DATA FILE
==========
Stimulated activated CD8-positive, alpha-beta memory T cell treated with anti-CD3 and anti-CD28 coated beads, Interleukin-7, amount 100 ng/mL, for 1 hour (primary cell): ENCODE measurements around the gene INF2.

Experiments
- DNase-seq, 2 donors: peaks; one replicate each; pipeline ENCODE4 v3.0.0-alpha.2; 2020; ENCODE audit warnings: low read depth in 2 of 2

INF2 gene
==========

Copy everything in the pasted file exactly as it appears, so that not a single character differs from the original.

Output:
Stimulated activated CD8-positive, alpha-beta memory T cell treated with anti-CD3 and anti-CD28 coated beads, Interleukin-7, amount 100 ng/mL, for 1 hour (primary cell): ENCODE measurements around the gene INF2.

Experiments
- DNase-seq, 2 donors: peaks; one replicate each; pipeline ENCODE4 v3.0.0-alpha.2; 2020; ENCODE audit warnings: low read depth in 2 of 2

INF2 gene